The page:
Instead of an army of chariots as an allusion of Plato to the Persian empire, rather a hint to the elite troops of the so-called "Immortals" could have been expected. The notion of the Persian army was then widely defined by these "Immortals". But there is no such hint.

When considering city plans, the comparison of Atlantis with the Persian empire fails entirely, too. Many favour to compare the seven rings of walls of Ecbatana with the three rings of land and water of Atlantis. But seven rings of walls and three rings of land and water are not at all the same. Especially, if the colours of the walls – other then many claim – do not correspond in any way. And the descriptions of the city centers do not fit, too. When assuming an allusion, a certain conceivable correspondance can be expected.

The same is true for Babylon: Here, it's only one ring of walls and the city center is divided in two – if we follow Herodotus – whereas in Atlantis everything is concentrated in the city center. Essential characteristics of Babylon are missing in the Atlantis account, such as the one hundred iron gates or the special look of the Babylonian terraced temple. Also in the case of Babylon a correspondance to Atlantis can safely be excluded.

In order to find correspondances for all features of Plato's Atlantis some Atlantis skeptics search for more and more corresponding cities, until in the end they want to see Atlantis in almost every ancient city: Ecbatana, Babylon, Carthage, Syracuse, Troy, Scheria, Athens, Tartessus, etc. [6] It is obvious that this is a dead end in the Atlantis labyrinth.

Atlas and the Atlantians?

A very popular error on behalf of the Atlantis searchers is the identification of the titan Atlas known from Greek mythology with king Atlas of Atlantis. The same error happens with a people of "Atlantians" mentioned by Herodotus. What seems convincing at first glance is in truth totally wrong. There are no conceivable connections between them. Let us analyze the details.

On the one hand side, there is Atlas, king of an island empire in the West, son of Poseidon, described by Plato as a real and historical person. The historical involvement is additionally underlined by the war of conquest against Egypt and its Saitic tradition. The name "Atlas" is in doubt, because it was transferred (translated?) by Solon from the Egyptian language or even from the language of this island empire, directly into Greek. After king Atlas his island empire with the surrounding sea is named (Atlantis = "of Atlas"). Plato does not call the inhabitants of Atlas' island empire "Atlantians" or "Atlanteans". The real names of island, city and people of king Atlas are entirely unknown to us. This is Plato's king Atlas.[*]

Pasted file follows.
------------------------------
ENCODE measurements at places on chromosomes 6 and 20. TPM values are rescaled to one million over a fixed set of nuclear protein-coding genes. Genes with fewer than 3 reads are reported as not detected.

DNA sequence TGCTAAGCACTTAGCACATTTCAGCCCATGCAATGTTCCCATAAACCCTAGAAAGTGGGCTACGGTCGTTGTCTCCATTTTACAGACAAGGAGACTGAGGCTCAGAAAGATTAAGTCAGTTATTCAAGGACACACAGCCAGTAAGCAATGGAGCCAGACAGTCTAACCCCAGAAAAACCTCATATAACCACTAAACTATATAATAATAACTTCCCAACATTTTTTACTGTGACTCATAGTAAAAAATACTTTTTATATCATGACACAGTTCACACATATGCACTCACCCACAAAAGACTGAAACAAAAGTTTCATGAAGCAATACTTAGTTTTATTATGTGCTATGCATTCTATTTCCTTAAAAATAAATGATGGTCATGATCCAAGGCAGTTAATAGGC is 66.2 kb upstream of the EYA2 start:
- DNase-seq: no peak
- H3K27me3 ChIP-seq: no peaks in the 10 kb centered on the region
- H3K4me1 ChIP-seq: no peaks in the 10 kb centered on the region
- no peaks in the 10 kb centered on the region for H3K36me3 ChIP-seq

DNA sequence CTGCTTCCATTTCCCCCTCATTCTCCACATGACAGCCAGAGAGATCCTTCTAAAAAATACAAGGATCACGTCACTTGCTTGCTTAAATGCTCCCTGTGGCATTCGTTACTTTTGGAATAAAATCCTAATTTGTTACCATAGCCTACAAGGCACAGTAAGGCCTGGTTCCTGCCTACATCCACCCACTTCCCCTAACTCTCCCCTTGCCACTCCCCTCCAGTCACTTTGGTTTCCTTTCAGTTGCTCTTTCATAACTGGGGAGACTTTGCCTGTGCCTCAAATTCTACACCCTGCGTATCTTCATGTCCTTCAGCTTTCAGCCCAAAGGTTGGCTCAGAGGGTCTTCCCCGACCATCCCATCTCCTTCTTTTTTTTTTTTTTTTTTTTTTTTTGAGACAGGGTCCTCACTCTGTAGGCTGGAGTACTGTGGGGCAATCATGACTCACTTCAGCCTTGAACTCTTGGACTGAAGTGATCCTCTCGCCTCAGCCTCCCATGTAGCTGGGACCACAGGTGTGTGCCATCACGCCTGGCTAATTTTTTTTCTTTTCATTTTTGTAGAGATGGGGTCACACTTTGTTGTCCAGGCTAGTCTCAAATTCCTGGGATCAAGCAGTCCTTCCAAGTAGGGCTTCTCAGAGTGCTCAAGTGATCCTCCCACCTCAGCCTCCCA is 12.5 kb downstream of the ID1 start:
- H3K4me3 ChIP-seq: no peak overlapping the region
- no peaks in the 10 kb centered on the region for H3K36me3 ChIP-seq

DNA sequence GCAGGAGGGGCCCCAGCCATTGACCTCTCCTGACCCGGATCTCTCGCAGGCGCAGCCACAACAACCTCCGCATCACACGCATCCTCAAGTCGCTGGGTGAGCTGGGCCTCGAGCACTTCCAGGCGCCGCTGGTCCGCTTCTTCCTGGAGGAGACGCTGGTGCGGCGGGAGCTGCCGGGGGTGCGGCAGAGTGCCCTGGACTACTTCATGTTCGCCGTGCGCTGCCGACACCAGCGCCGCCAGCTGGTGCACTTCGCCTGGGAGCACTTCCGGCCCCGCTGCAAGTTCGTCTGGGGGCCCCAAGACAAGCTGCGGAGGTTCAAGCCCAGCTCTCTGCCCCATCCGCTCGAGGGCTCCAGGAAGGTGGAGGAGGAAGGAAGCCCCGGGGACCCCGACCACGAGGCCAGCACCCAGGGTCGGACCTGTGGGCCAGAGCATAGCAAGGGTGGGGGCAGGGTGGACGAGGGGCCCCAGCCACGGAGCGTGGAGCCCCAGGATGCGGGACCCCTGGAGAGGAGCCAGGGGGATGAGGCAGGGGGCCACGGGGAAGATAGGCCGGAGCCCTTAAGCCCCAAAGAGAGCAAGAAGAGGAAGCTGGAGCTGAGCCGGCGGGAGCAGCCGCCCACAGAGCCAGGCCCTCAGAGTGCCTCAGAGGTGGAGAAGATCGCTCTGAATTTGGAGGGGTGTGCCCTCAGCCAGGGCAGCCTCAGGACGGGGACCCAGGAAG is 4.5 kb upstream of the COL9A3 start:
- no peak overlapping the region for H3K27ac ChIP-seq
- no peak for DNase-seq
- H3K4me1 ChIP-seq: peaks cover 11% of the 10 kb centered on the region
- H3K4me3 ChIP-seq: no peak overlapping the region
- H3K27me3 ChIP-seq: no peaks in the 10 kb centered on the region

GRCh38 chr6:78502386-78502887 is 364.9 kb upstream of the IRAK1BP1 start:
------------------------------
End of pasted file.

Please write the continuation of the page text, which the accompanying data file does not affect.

On the other hand, there is Atlas the titan and sky-bearer, situated in the world's extreme West, son of a titan and an oceanide. He is a mythological person, and his myth does not show any connections with history as does e.g. maybe the myths of Hercules. Nowhere is there talk of an "empire" of the titan Atlas. Rather, the titan Atlas got his position as sky-bearer by punishment. He cannot be thougt of as a ruler.

After this titan Atlas later the Atlas mountains as well as the Atlantic Sea was named. The first mentionings of both can be found in Herodotus [7]. It is easy to see with the sea: It is called sea "of Atlas" withouth being more specific about "Atlas"; this can only point to the titan, because only the titan and nothing else was known to the Greek reader. It is the same with the Atlas mountains.

As usual in Herodotus' work, the accounts about peoples become more and more mythical, the more his descriptions approach the ends of earth. This it true for the account of northern African peoples given from East to West, as many attributes clearly show (mountains always in clouds, no dreams), and it is true for the naming by location, i.e. functionally driven naming of the inhabitants of the Atlas mountains. The mountains got their name from titan Atlas, thus the inhabitants of the mountains, too. These "Atlantians" are simply the inhabitants of the Atlas mountains, like alpines are the inhabitants of the Alpes.

Herodotus knows the uncertainty of his information about far-away countries, thus he adds here and there some general warnings. The functional interpretation of the mountains as "sky's column" and the fitting naming "Atlas" are due to the mythological expectations of Greek thinking. Probably it is due to the phenomenon of the flowery chitchat of Herodotus' tour guide: Herodotus got to know a story tailored to fit for a Greek.

Geography and Myth?